It has been amply demonstrated that Trumpism is, at its core, racist. That was demonstrated time and again from the moment Trump rode down the Trump Tower escalator. Just in case we forgot, Washington Post columnist, former Bush speechwriter, and leading never-Trumper Michael Gerson reminded us of this in his latest column.

One of the poisonous legacies of Donald Trump’s presidency has been to expand the boundaries of expressible prejudice. Through the explicit practice of White-identity politics, Trump has obviated the need for code words and dog whistles. Thus his strongest supporters during the Jan. 6 riot felt free to carry Confederate battle flags and wear “Camp Auschwitz” sweatshirts without fear of reproof from their political allies. Many in the crowd surely didn’t consider themselves racists, but they were perfectly willing to make common cause with racists. In social effect, it is a distinction without a difference.

As Exhibit A, Gerson offers an article that appeared last week on American Greatness, a conservative website that Gerson describes as “the closest Trumpism gets to an intellectual house organ.” In it, author Alexander Zubatov describes a late-night walk through New York City in a way that can only be described as a racist yacht horn.

As described by Gerson:

Addicts he encountered lay in “piles of rags and filth and the stench of their own excrement.” Some “brown bums” were “like ungainly insects going through the motion of a mating ritual.”

Lest you think Zubatov was using poetic license, he puts that to rest with these words:

I know the unyielding ukase of my educated pedigree and those who share it is that empathy and compassion are the only sanctioned responses to this sorry spectacle. But that would require me to rationalize my way out of a feeling and override all my sound, sane animal instincts. Those instincts are of pre-cognitive repulsion and disgust, and I refuse to let them go. I refuse to humanize those who cannot be bothered to lift a finger to humanize themselves. The mentally ill need our care. The rest need the whip. In the long run, all of us—they most of all—will be thankful for it.

Wow. This sounds like something you’d expect to see in the John Birch Society’s New American, or on VDare, or in a white supremacist newsletter. There are some people who can’t “humanize themselves,” and thus “need the whip?” I’ve seen some unhinged stuff from right-wing sites in my time, but this is up there with the worst.

And just in case it couldn’t get more vile, it did when Zubatov described what happened when he got on the subway after walking past a “curled-up form” at the bottom of a staircase and seeing someone hop the turnstile without paying his fare.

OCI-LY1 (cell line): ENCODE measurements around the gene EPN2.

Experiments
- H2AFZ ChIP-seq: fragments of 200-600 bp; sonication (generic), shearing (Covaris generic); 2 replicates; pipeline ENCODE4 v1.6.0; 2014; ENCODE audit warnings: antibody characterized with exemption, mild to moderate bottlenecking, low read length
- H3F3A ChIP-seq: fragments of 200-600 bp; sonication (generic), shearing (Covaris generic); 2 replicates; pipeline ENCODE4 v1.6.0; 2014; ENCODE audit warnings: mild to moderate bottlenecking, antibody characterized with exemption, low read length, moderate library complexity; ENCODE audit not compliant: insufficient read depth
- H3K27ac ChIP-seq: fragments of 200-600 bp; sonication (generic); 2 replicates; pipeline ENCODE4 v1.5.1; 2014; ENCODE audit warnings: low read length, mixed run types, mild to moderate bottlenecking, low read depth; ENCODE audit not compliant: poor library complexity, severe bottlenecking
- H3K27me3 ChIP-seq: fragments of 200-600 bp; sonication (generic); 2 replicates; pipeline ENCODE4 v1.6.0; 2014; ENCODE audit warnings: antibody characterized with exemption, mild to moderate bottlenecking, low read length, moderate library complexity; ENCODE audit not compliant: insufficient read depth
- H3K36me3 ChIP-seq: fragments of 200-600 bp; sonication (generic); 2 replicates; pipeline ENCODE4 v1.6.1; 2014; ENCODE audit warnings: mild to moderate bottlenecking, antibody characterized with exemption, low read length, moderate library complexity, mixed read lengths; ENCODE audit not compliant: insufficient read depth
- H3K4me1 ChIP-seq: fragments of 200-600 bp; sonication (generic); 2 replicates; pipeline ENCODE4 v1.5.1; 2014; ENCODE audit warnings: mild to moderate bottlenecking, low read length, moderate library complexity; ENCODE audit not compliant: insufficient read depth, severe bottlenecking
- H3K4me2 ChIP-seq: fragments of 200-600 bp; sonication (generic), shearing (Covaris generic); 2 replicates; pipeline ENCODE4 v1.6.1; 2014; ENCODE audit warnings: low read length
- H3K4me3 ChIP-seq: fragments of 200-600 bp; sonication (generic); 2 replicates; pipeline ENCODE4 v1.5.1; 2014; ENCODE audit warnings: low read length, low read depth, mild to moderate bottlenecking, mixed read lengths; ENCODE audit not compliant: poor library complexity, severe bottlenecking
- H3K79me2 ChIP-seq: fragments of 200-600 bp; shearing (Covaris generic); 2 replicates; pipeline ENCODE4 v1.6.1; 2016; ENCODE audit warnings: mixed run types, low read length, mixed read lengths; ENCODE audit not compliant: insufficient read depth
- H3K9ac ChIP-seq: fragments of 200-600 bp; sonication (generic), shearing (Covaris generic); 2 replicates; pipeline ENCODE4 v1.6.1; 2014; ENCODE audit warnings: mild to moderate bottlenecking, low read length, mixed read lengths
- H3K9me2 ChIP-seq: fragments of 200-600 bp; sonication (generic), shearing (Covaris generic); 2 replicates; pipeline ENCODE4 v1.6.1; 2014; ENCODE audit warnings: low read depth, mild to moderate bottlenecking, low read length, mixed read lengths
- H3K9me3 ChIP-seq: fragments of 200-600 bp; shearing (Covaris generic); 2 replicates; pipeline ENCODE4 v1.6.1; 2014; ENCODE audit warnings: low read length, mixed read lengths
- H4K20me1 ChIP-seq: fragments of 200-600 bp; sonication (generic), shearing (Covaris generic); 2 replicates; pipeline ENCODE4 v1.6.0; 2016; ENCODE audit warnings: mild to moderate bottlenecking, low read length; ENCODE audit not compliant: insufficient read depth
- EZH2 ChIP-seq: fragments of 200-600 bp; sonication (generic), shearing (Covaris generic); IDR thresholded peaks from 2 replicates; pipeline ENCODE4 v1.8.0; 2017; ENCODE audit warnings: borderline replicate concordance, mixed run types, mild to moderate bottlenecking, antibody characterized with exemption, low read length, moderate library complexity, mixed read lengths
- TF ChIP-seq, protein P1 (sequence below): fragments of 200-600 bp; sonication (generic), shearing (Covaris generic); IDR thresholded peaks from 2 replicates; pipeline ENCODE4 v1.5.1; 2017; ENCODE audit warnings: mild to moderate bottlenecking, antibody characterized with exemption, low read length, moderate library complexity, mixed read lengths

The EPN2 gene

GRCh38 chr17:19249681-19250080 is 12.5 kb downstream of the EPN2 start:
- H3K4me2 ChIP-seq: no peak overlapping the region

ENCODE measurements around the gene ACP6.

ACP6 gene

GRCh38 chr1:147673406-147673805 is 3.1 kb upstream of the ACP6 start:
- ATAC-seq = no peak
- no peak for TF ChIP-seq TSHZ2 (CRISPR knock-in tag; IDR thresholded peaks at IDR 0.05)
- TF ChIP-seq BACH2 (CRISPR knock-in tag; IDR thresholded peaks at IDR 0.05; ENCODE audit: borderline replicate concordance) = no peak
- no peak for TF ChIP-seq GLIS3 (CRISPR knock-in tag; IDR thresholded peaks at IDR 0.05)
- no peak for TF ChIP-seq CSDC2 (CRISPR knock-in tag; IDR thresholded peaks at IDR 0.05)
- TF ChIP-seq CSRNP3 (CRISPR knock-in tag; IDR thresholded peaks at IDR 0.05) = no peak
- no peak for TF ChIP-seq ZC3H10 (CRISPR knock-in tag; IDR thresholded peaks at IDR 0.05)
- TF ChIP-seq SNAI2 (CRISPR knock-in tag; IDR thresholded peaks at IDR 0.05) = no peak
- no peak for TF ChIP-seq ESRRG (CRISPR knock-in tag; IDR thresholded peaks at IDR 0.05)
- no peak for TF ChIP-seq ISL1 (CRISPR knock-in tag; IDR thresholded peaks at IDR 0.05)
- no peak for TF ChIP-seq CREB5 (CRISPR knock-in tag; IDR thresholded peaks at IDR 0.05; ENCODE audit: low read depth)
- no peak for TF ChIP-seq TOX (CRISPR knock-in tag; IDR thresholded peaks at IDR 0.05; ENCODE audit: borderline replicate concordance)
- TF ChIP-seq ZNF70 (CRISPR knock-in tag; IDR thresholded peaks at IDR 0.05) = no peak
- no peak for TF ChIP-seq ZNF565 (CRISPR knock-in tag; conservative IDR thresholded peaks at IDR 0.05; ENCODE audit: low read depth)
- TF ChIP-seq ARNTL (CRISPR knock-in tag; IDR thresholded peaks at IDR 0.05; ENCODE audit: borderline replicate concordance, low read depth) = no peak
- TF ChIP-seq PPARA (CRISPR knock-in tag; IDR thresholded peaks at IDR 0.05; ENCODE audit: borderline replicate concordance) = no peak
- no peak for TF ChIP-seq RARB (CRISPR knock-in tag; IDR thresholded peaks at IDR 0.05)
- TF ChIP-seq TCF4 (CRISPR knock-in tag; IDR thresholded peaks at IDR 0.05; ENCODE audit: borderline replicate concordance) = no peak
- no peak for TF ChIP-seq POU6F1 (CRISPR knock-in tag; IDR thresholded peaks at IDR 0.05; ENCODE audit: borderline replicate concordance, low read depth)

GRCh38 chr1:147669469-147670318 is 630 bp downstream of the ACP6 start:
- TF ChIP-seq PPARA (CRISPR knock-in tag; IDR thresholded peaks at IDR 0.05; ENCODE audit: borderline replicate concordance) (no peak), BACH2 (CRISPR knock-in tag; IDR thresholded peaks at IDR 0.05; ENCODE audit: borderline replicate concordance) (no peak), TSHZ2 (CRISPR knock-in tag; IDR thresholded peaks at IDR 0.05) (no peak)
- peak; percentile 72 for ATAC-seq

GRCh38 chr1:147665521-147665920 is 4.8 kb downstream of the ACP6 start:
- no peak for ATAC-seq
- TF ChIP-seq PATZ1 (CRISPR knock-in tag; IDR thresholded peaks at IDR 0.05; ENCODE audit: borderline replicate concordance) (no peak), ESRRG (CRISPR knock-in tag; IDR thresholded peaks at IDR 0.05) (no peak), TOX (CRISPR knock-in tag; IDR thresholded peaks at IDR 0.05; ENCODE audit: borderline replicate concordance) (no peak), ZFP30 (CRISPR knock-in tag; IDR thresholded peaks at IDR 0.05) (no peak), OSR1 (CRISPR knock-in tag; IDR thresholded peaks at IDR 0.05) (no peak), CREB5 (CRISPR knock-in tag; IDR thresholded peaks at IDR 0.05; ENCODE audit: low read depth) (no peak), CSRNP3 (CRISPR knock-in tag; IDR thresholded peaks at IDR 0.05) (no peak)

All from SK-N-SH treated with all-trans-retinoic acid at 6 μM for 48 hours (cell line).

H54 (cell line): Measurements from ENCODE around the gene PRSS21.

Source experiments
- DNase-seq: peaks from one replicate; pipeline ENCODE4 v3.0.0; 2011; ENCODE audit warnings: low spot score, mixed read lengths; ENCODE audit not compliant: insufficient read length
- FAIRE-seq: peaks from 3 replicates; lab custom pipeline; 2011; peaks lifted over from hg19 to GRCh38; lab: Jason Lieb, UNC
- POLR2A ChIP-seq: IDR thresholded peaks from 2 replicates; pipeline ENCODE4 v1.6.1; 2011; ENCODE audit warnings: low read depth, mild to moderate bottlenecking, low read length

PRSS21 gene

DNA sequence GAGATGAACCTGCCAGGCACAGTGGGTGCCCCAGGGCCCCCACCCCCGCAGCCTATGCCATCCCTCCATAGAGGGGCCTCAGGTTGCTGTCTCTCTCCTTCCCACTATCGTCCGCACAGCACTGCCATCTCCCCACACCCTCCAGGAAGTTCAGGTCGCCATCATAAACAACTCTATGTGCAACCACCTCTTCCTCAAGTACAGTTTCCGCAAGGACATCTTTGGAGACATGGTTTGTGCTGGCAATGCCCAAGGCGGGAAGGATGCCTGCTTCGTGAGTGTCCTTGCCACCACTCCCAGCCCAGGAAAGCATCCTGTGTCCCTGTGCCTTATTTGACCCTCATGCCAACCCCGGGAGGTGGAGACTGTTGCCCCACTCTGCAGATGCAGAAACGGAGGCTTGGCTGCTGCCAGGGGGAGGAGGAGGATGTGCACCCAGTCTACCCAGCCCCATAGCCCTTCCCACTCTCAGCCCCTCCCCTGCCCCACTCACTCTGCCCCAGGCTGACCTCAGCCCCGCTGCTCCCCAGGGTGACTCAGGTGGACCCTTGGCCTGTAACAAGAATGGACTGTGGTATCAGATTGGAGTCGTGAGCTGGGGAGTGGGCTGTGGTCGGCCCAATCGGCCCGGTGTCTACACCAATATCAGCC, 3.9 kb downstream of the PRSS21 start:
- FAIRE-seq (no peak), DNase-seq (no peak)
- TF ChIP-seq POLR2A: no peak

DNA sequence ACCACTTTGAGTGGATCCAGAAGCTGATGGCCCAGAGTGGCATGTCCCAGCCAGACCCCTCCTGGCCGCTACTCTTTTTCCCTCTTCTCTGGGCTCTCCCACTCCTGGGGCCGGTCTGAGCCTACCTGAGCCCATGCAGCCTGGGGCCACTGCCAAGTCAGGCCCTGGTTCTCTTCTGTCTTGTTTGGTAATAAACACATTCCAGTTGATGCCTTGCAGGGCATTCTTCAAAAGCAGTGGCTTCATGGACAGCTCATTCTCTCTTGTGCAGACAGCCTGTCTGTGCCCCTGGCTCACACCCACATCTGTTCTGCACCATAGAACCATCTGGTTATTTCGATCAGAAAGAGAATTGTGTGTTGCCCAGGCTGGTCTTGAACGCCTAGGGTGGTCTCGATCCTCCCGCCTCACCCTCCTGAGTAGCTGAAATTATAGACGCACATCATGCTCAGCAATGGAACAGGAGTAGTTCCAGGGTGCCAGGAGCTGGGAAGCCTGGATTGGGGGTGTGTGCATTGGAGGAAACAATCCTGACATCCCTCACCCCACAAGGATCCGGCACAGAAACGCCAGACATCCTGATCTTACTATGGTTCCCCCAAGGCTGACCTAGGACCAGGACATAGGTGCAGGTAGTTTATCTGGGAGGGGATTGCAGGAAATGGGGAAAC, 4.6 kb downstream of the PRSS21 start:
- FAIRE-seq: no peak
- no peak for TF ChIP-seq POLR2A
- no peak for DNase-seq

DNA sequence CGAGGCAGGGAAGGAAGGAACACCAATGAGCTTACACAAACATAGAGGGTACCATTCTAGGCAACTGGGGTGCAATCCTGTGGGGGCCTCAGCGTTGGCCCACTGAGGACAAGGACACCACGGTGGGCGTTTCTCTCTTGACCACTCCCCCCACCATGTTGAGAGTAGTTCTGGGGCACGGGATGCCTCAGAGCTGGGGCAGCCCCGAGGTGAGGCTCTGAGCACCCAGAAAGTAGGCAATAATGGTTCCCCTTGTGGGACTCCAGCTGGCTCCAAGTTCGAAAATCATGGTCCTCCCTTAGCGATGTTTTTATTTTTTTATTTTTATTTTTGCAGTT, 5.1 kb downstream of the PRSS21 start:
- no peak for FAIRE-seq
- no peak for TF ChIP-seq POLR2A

This is what this entire city, this nation, has become: a shrinking reserve of law-abiding citizens shouldering every burden for a growing mass of fat, lazy leeches, slugs, thugs, gangbangers, rule-breakers, whiners, and perpetual ne’er-do-wells comically beatified by walled-off, gated-away elites who never set foot in the subway and spin out contemporary fantasias on Rousseau’s theme of the “noble savage,” virtuous “oppressed,” “marginalized” and “vulnerable” victims heroically bearing their daily yoke while living in fear of the mythical, perpetual great white crackdown.

If this were to appear in a mainstream magazine, or even a right-leaning one like the National Review, or in Daily Caller, the Washington Examiner, or even Breitbart, we would wonder whether it had any kind of editorial process at all. After all, if this kind of racist bilge were to make it to publication, it would be a sign that every safeguard intended to keep it from seeing the light of day had utterly failed.

Gerson believes that articles like this are evidence that the GOP has become “an instrument of white grievance,” and wouldn’t be surprised if Zubatov were to lead a panel at next year’s edition of CPAC. I’d go further than that. If it is even remotely possible for this sort of garbage to be published, then this publication must be driven out of existence posthaste.

Let American Greatness have it on Facebook and on Twitter. You can also give Zubatov an earful @Zoobahtov. And let American Greatness’ publisher, Chris Buskirk, know what you think @thechrisbuskirk.

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